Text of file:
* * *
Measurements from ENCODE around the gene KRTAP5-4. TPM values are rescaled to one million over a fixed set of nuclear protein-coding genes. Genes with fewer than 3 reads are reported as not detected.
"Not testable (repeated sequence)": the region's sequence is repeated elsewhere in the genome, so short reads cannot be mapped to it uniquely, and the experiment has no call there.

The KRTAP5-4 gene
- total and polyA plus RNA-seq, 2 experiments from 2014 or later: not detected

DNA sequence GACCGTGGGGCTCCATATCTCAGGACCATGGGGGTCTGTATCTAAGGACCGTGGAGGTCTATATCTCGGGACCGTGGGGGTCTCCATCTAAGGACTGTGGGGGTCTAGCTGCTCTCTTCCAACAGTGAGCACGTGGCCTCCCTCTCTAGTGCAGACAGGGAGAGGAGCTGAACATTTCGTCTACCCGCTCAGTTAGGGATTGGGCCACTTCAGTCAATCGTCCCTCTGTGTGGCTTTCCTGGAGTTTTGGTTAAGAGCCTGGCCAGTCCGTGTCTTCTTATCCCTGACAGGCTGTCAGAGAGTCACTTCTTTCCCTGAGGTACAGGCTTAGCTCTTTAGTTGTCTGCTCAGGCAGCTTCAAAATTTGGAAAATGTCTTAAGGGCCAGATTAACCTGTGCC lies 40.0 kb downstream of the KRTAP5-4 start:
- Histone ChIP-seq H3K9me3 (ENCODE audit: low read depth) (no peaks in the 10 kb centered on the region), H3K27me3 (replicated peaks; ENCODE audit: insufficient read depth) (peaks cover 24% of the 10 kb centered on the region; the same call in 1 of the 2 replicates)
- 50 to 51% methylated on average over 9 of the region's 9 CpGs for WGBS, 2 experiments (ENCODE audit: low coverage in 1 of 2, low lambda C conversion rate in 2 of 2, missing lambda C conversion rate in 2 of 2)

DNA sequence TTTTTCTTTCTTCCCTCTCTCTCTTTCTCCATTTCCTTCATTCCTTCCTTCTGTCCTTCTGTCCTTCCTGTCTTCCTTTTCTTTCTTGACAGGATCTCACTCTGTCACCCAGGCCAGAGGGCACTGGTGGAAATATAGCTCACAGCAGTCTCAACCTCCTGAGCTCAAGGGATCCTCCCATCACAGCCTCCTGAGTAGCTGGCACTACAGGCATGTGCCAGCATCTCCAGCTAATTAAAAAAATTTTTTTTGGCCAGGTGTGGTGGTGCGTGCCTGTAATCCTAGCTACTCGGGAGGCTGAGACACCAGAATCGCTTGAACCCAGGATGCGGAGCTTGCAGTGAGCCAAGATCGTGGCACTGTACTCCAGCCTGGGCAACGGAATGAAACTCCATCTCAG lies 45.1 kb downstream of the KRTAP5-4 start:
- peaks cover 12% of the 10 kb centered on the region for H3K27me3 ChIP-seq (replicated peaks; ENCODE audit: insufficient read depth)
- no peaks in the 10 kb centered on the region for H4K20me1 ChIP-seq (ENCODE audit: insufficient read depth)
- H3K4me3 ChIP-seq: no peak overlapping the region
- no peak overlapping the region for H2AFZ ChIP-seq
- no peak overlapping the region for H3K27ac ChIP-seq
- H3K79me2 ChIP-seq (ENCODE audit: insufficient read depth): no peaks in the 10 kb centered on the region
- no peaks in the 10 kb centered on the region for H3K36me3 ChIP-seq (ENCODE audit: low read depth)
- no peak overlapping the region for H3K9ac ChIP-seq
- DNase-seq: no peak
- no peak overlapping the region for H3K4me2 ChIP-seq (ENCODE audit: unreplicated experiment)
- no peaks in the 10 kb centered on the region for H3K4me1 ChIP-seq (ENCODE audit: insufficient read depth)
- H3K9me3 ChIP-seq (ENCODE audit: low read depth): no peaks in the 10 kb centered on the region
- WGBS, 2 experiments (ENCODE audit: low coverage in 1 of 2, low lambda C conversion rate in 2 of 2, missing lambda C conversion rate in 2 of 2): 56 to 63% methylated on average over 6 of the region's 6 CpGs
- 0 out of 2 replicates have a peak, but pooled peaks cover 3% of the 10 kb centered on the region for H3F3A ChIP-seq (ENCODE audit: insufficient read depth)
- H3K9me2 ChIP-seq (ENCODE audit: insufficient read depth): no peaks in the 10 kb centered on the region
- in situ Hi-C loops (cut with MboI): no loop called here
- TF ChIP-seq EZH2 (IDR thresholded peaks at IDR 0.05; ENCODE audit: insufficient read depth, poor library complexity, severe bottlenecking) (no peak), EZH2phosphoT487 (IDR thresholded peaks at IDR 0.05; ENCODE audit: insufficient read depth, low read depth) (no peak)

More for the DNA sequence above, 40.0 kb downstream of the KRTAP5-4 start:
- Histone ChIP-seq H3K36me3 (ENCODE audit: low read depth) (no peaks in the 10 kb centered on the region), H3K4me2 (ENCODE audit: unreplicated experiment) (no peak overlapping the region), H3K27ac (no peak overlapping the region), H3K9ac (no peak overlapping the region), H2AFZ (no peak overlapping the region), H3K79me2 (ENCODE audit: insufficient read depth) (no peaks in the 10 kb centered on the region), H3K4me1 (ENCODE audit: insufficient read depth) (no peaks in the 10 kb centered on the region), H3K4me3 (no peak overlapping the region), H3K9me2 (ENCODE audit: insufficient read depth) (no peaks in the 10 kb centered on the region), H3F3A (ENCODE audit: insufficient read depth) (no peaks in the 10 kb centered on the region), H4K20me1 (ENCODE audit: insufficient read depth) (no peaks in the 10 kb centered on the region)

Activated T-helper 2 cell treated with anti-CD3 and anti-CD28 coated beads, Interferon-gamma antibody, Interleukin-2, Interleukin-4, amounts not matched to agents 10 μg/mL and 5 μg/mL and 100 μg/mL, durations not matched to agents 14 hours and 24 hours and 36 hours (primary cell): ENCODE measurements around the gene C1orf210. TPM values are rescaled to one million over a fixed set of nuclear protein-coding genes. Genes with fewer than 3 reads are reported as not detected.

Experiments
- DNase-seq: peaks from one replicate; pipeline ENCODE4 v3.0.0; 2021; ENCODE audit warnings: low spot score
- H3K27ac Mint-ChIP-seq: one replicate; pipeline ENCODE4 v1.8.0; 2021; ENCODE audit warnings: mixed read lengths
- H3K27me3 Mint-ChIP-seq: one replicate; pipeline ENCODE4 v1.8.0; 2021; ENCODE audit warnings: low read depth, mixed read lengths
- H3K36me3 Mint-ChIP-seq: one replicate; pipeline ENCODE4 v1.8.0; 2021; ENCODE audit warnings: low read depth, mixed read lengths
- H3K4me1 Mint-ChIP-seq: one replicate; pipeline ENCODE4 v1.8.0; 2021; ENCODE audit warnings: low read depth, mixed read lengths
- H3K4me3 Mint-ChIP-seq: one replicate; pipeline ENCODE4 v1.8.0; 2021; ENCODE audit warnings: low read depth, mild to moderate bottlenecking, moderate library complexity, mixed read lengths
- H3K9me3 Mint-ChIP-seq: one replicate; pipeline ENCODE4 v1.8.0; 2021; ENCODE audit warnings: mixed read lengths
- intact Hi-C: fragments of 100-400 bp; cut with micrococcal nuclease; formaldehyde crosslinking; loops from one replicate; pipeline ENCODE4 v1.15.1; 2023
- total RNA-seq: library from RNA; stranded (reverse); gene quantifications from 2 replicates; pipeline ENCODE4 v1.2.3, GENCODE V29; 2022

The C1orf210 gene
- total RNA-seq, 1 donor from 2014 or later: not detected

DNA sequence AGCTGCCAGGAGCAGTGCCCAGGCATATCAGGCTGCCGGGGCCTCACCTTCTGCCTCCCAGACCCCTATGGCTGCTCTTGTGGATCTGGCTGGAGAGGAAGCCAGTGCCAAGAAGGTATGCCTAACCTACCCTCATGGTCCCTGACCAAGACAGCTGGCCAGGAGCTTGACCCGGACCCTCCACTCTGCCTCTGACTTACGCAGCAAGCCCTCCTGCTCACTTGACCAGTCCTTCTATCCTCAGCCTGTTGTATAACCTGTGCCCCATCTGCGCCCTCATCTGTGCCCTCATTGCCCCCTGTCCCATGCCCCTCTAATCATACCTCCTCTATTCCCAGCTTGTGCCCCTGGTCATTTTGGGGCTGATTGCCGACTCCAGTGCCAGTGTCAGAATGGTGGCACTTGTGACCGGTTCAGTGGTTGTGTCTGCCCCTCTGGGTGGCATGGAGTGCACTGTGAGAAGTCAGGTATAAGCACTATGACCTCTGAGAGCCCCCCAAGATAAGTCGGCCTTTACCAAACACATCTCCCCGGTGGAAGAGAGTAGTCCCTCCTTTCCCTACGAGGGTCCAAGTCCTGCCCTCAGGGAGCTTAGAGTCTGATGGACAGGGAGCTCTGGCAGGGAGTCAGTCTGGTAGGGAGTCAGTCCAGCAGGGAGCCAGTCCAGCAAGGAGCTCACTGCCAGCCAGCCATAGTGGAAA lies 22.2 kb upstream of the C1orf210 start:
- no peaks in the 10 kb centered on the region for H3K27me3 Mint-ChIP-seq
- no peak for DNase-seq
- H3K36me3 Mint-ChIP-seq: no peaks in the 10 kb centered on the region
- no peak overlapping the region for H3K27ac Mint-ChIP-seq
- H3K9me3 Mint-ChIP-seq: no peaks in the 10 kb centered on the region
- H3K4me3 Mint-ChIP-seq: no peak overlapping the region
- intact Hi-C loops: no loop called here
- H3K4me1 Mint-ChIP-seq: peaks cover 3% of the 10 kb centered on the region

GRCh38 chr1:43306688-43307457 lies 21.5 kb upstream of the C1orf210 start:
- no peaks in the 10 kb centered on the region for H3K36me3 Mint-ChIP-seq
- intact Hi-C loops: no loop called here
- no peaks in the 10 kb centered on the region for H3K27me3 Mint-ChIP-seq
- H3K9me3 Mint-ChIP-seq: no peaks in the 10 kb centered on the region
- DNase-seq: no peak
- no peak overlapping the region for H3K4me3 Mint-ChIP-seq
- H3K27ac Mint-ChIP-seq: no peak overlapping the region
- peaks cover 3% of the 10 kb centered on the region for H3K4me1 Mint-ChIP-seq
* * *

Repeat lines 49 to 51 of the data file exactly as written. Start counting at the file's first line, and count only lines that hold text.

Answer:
- H3K4me1 Mint-ChIP-seq: peaks cover 3% of the 10 kb centered on the region

GRCh38 chr1:43306688-43307457 lies 21.5 kb upstream of the C1orf210 start:
- no peaks in the 10 kb centered on the region for H3K36me3 Mint-ChIP-seq